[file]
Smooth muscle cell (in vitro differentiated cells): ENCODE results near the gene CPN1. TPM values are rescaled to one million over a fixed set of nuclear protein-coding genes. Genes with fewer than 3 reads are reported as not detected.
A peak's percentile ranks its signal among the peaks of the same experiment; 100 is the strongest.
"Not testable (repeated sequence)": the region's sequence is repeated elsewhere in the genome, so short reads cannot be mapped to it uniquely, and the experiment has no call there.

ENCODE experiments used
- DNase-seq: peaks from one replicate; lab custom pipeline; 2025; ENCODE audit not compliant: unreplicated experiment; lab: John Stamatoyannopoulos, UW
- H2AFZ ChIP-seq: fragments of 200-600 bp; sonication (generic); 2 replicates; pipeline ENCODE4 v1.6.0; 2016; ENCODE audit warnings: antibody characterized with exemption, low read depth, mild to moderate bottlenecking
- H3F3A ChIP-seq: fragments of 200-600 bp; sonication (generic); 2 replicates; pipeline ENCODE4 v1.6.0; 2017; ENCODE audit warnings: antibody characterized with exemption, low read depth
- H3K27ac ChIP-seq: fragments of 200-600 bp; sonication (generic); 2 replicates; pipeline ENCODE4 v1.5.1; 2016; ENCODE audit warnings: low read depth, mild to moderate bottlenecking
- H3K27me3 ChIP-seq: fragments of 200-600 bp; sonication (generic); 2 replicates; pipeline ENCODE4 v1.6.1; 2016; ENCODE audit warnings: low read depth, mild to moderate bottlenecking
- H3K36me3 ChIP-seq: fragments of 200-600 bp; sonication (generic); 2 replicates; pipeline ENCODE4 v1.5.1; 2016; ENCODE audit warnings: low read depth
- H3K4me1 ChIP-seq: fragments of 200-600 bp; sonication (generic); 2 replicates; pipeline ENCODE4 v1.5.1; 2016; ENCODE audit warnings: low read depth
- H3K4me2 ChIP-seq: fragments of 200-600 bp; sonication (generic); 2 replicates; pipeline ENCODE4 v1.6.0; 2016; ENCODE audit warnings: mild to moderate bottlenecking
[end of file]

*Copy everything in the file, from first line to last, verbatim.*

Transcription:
Smooth muscle cell (in vitro differentiated cells): ENCODE results near the gene CPN1. TPM values are rescaled to one million over a fixed set of nuclear protein-coding genes. Genes with fewer than 3 reads are reported as not detected.
A peak's percentile ranks its signal among the peaks of the same experiment; 100 is the strongest.
"Not testable (repeated sequence)": the region's sequence is repeated elsewhere in the genome, so short reads cannot be mapped to it uniquely, and the experiment has no call there.

ENCODE experiments used
- DNase-seq: peaks from one replicate; lab custom pipeline; 2025; ENCODE audit not compliant: unreplicated experiment; lab: John Stamatoyannopoulos, UW
- H2AFZ ChIP-seq: fragments of 200-600 bp; sonication (generic); 2 replicates; pipeline ENCODE4 v1.6.0; 2016; ENCODE audit warnings: antibody characterized with exemption, low read depth, mild to moderate bottlenecking
- H3F3A ChIP-seq: fragments of 200-600 bp; sonication (generic); 2 replicates; pipeline ENCODE4 v1.6.0; 2017; ENCODE audit warnings: antibody characterized with exemption, low read depth
- H3K27ac ChIP-seq: fragments of 200-600 bp; sonication (generic); 2 replicates; pipeline ENCODE4 v1.5.1; 2016; ENCODE audit warnings: low read depth, mild to moderate bottlenecking
- H3K27me3 ChIP-seq: fragments of 200-600 bp; sonication (generic); 2 replicates; pipeline ENCODE4 v1.6.1; 2016; ENCODE audit warnings: low read depth, mild to moderate bottlenecking
- H3K36me3 ChIP-seq: fragments of 200-600 bp; sonication (generic); 2 replicates; pipeline ENCODE4 v1.5.1; 2016; ENCODE audit warnings: low read depth
- H3K4me1 ChIP-seq: fragments of 200-600 bp; sonication (generic); 2 replicates; pipeline ENCODE4 v1.5.1; 2016; ENCODE audit warnings: low read depth
- H3K4me2 ChIP-seq: fragments of 200-600 bp; sonication (generic); 2 replicates; pipeline ENCODE4 v1.6.0; 2016; ENCODE audit warnings: mild to moderate bottlenecking